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      The Spt-Ada-Gcn5 acetyltransferase complex is highly conserved in the rice pathogen Fusarium fujikuroi, except for the missing DUBm module and Chd1 known from Saccharomyces cerevisiae. We show that Gcn5 is essential for the acetylation of several lysine residues of histone 3, the formation of conidia and wild type-like growth in F. fujikuroi. A genome-wide microarray analysis revealed differential expression of genes mainly involved in secondary metabolism, transport and gene regulation by GCN5 deletion.

    2. Thf1 interacts with PS I and stabilizes the PS I complex in Synechococcus sp. PCC7942

      Jiao Zhan, Xi Zhu, Wei Zhou, Hui Chen, Chenliu He and Qiang Wang

      Version of Record online: 27 SEP 2016 | DOI: 10.1111/mmi.13488

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      Using the model cyanobacterium Synechococcus sp. PCC7942, we showed that the thylakoid membrane system was not affected in the thf1 deletion strain. Defect of Thf1 increases the high light sensitivity, PS I was found more seriously affected than PS II in ΔThf1 and further analysis indicated that Thf1 interacts with PS I and thereby stabilizes PS I.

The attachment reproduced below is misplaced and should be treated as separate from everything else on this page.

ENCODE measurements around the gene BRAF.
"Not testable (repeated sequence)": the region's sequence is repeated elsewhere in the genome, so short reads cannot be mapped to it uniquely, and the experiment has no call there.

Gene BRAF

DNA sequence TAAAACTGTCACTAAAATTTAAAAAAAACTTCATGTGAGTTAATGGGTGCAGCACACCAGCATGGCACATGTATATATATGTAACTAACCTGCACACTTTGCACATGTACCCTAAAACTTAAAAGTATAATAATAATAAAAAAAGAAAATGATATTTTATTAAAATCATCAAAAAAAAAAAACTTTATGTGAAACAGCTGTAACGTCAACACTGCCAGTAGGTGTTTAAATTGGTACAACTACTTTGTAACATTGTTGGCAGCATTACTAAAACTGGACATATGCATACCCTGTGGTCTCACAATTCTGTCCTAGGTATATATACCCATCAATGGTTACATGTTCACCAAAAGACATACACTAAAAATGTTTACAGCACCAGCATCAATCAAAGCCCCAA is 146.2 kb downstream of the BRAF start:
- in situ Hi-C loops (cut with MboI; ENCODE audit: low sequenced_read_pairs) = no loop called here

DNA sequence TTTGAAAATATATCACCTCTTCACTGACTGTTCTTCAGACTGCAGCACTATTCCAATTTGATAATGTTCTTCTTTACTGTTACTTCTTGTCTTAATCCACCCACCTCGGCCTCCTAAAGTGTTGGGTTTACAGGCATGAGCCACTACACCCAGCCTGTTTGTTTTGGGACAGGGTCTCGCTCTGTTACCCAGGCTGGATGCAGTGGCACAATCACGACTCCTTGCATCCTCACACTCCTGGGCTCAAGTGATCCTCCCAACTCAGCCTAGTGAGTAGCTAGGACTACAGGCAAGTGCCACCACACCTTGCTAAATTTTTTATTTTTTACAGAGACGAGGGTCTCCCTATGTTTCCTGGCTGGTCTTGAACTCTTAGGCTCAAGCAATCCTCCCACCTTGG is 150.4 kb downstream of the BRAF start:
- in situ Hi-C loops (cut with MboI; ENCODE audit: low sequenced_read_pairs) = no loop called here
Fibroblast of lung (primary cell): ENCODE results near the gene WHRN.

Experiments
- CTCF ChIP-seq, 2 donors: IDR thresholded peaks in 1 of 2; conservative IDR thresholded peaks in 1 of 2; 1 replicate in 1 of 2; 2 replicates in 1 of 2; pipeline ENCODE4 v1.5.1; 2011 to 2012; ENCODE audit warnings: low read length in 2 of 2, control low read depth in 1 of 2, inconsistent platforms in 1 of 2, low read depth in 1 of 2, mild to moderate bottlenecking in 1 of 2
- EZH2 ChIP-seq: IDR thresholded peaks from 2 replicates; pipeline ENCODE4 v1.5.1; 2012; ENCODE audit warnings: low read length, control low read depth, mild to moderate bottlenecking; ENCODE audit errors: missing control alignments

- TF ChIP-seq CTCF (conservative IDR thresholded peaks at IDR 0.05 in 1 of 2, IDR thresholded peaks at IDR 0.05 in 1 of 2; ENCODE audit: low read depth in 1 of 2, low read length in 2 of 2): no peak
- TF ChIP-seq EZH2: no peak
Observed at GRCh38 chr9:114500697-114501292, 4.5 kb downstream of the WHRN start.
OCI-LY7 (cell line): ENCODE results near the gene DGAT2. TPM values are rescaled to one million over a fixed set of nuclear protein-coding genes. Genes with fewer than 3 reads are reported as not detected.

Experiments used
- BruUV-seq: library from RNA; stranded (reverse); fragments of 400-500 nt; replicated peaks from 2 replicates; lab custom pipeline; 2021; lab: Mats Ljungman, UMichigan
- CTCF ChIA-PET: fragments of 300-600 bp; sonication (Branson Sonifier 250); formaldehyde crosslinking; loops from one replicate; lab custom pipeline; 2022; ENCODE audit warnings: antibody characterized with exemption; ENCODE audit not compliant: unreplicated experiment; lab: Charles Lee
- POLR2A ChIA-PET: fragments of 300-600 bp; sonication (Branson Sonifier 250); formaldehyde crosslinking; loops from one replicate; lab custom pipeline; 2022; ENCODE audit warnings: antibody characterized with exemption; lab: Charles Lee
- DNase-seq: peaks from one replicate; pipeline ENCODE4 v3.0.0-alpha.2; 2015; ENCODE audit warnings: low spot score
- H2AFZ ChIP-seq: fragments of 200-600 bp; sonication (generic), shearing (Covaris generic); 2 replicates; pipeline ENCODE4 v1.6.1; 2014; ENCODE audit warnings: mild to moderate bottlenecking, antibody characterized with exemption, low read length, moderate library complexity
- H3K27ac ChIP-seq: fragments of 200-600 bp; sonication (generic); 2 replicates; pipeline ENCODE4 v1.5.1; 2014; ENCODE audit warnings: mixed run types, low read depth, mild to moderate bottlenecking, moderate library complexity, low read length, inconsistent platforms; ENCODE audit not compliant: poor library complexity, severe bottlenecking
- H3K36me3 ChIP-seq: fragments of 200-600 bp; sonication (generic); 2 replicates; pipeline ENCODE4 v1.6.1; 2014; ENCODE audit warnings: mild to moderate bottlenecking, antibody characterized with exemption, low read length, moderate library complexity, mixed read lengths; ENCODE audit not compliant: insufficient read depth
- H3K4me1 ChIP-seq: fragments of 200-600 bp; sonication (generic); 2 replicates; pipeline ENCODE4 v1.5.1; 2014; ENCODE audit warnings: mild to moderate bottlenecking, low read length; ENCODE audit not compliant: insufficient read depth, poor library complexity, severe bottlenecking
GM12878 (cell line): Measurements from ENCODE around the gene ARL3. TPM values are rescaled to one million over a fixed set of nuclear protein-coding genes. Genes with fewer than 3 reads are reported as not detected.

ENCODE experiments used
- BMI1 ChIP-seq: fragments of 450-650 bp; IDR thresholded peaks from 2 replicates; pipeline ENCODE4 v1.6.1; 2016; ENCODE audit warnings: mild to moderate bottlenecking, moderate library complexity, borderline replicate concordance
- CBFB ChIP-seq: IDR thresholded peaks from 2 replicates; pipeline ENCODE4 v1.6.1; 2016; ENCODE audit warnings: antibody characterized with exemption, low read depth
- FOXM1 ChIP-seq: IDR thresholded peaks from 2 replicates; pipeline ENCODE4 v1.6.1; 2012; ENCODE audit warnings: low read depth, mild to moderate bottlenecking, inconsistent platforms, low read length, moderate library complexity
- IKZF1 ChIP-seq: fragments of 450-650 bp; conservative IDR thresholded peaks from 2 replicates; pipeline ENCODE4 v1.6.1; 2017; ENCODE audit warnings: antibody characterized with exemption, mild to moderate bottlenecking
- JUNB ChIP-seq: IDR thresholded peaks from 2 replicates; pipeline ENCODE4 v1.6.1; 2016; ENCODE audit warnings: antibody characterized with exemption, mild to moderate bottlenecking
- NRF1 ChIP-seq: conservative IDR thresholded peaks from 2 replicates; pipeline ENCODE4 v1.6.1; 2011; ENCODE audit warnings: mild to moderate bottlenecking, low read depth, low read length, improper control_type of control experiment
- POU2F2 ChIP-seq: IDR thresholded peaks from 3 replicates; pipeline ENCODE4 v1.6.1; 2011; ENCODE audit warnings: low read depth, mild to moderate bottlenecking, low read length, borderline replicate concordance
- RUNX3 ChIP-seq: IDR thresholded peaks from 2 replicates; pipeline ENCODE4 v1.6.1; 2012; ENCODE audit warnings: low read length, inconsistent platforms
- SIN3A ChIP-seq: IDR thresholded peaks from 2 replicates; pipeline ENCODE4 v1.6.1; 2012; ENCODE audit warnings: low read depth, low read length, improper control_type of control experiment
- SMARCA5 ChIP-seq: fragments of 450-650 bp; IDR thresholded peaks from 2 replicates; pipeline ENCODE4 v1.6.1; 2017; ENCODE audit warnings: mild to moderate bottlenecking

3. The role of two branched-chain amino acid transporters in Staphylococcus aureus growth, membrane fatty acid composition and virulence

      Julienne C. Kaiser, Suranjana Sen, Anshul Sinha, Brian J. Wilkinson and David E. Heinrichs

      Version of Record online: 27 SEP 2016 | DOI: 10.1111/mmi.13495

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      The branched-chain amino acids (BCAAs; Ile, Leu, Val) are important nutrients for Staphylococcus aureus physiology and virulence, and yet it does not readily synthesize Leu and Val. Here, we show that S. aureus acquires free BCAAs via the transporters BrnQ1 and BcaP. Although BrnQ1 plays a predominant role in supplying Leu and Val for growth and synthesis of branched-chain fatty acids in vitro, both BrnQ1 and BcaP are required for optimal fitness of S. aureus in vivo.

    4. McmA-dependent and -independent regulatory systems governing expression of ClrB-regulated cellulase and hemicellulase genes in Aspergillus nidulans

      Nuo Li, Emi Kunitake, Miki Aoyama, Masahiro Ogawa, Kyoko Kanamaru, Makoto Kimura, Yasuji Koyama and Tetsuo Kobayashi

      Version of Record online: 26 SEP 2016 | DOI: 10.1111/mmi.13493